Hiring New Staff: Conducting Professional Job Interviews
July 02, 2014
Choosing the right person to conduct the interview.
One of the core mistakes businesses make during the hiring process is ordering an inexperienced or uninformed employee to read resumes and conduct job interviews. The initial interview is a critical decision-making stage when hiring new employees. The staff member conducting the interview should be fully informed about what the job itself entails and what qualities the business is looking for in applicants. They should also have a pre-defined list of questions to ask during the interviews to keep the process unbiased. In addition to these questions, the interviewer should have at least one question that is unique to the application or resume that was submitted.
Asking the right questions.
Asking the right questions can be tough. The resume told you what the person felt qualified to do. But this is where you test their real time actions and capabilities. Interviewers should utilize at least two of these types of questions and evaluation metrics:
1. Evaluate the applicant’s ability to use available resources to solve a common problem.
REASONING: How adept is the applicant at troubleshooting problems?
2. Ask the applicant to describe how they have handled a high pressure situation in the past.
REASONING: Does the applicant assign blame or take responsibility?
3. Ask about their favorite and least favorite experiences at past jobs.
REASONING: What about your working environment will contribute or take away from the applicant’s job satisfaction?
4. Ask why the applicant left (or is considering leaving) their last position.
REASONING: What business practices or personal conflicts may prevent this individual from making a long term commitment to the company?
Test their skills.
If you wrote in the job description that the applicant needed to have a 50 wpm typing speed, then you should probably test it. Typing tests typically take 1-3 minutes, which adds virtually no time to the interviewing process. Another easy-to-perform test may be reading a paragraph explaining a common problem in the workplace, then asking the applicant to explain the problem in their own words (demonstrating comprehension) and a present a solution (demonstrating critical thinking).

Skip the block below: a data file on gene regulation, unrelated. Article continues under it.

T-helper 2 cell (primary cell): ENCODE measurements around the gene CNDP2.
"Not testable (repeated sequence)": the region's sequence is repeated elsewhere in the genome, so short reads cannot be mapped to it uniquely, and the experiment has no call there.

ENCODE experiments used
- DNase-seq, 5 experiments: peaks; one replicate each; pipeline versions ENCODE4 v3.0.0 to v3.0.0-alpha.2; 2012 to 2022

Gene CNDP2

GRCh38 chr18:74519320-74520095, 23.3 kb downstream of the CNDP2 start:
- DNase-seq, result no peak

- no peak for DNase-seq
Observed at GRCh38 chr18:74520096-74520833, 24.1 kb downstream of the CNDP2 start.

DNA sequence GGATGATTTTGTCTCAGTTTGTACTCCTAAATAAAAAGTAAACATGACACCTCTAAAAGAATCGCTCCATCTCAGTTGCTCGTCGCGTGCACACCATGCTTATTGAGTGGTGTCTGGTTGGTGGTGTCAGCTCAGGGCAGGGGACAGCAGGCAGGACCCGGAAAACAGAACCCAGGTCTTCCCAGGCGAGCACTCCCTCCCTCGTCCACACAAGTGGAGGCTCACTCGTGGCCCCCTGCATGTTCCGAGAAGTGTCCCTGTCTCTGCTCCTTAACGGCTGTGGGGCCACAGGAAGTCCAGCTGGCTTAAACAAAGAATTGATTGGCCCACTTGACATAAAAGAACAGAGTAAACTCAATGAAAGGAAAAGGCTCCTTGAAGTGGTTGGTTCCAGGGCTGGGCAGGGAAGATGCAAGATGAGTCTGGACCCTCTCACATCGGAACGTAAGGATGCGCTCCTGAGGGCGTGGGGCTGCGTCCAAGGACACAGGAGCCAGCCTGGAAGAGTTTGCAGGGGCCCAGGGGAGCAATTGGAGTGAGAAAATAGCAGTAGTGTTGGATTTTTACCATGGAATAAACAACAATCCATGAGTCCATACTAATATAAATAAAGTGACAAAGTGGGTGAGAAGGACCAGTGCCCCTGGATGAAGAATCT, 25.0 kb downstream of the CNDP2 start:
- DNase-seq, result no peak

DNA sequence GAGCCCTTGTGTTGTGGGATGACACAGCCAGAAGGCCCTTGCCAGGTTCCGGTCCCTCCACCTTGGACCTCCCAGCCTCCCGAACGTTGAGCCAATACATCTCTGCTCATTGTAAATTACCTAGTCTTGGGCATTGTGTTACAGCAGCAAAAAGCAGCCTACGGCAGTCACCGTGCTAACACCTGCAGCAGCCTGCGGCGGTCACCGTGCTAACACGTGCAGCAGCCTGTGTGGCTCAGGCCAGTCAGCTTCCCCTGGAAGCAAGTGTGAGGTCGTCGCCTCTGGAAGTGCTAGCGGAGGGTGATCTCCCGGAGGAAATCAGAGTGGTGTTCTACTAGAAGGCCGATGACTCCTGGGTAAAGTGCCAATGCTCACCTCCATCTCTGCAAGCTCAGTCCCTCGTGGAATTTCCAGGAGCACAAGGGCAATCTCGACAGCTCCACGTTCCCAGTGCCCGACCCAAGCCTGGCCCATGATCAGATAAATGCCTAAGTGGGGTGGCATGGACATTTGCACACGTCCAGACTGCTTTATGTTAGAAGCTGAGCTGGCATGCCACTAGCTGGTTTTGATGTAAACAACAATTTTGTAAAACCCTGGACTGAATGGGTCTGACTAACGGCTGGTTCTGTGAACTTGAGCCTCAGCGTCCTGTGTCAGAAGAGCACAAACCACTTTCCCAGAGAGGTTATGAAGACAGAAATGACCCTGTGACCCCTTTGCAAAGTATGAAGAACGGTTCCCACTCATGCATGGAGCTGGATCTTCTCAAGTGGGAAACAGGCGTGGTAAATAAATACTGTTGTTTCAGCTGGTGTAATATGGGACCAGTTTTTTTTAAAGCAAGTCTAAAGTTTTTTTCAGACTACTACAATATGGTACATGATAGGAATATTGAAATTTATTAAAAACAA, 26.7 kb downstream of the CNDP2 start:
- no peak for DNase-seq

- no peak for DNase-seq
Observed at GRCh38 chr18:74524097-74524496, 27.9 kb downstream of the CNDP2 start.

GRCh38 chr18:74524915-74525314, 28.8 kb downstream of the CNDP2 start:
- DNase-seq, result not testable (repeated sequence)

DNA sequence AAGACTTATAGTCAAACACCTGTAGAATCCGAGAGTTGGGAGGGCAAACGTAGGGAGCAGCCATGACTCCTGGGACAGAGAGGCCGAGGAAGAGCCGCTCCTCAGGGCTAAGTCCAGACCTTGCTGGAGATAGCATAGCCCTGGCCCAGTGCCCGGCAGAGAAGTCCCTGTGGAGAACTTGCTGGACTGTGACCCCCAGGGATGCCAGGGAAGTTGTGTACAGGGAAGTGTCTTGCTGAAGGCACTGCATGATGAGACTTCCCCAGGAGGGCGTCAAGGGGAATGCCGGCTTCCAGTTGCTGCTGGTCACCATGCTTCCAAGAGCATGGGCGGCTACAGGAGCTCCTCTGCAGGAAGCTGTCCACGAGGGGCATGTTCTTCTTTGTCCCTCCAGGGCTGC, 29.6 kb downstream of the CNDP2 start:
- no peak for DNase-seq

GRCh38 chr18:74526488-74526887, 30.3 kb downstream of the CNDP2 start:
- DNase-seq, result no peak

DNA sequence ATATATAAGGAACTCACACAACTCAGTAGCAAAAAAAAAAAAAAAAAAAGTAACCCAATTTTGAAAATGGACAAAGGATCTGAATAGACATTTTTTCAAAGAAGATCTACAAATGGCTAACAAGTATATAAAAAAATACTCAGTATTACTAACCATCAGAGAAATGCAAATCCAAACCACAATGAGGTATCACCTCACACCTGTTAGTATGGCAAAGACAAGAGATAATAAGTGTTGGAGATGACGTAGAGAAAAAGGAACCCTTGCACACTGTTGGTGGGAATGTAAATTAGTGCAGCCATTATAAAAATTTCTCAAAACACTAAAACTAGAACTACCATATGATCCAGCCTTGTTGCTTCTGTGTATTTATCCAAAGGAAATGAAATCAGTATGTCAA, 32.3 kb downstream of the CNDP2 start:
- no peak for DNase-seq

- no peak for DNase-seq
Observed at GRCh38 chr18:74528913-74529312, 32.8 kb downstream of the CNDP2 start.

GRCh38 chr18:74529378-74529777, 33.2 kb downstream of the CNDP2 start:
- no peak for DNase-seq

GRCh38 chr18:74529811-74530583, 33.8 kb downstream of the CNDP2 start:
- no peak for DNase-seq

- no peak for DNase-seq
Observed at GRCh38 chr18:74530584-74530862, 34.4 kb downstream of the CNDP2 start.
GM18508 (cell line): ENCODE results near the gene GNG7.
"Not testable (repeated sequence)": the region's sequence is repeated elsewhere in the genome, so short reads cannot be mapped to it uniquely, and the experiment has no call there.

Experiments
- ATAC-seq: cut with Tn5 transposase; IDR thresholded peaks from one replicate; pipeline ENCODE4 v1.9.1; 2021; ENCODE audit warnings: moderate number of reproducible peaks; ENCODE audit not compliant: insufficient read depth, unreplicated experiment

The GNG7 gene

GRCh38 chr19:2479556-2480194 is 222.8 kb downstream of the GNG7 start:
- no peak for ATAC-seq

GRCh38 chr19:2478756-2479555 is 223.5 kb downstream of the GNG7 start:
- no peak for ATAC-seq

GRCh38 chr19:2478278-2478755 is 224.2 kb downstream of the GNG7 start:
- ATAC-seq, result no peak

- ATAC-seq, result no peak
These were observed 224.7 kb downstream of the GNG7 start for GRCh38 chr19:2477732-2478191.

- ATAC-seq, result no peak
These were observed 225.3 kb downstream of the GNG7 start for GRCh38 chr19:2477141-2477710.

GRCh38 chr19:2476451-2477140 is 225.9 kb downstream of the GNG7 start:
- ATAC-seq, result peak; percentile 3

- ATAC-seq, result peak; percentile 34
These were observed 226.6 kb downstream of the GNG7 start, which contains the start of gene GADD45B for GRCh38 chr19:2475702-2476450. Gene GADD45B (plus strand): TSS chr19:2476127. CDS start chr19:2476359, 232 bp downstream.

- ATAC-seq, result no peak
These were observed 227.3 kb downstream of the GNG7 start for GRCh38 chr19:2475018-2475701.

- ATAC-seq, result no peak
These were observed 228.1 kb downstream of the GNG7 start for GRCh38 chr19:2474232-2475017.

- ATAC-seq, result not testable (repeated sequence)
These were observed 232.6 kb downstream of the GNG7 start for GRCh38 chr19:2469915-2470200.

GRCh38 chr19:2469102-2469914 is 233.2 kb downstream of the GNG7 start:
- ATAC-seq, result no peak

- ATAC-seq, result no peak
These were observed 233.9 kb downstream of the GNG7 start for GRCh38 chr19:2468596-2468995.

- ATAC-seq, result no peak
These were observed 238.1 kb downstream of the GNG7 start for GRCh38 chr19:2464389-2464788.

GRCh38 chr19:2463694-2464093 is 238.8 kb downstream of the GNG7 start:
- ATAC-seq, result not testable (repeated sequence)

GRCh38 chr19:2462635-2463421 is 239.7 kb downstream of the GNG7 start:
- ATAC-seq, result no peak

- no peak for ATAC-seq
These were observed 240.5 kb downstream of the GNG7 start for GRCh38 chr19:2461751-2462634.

Conducting the interview in a professional manner.
There is a big difference between simply conducting an interview, and conducting one professionally. Nearly anyone can smile, break the ice with a joke or comment and ask questions off of a piece of paper. But a professional interview has a strategic flow to the conversation and the interviewer’s actions and words should encourage openness and enthusiasm from the applicant while also properly conveying the internal image of the company.
A professional interviewer also knows what kinds of responses they are looking for, will take notes on things the interviewee did well and not so well, provide feedback and will personally follow up with the top three to five applicants after the interviewing process is complete. Even if there is only one round of interviews and only a single applicant is hired, following up with top applicants lets them know that they were not wasting their time. If there is a possibility that your business might need to hire additional help in the foreseeable future, you can also take this opportunity to ask about keeping their information on file for future openings. This could save your business the cost of another drawn out hiring process later on.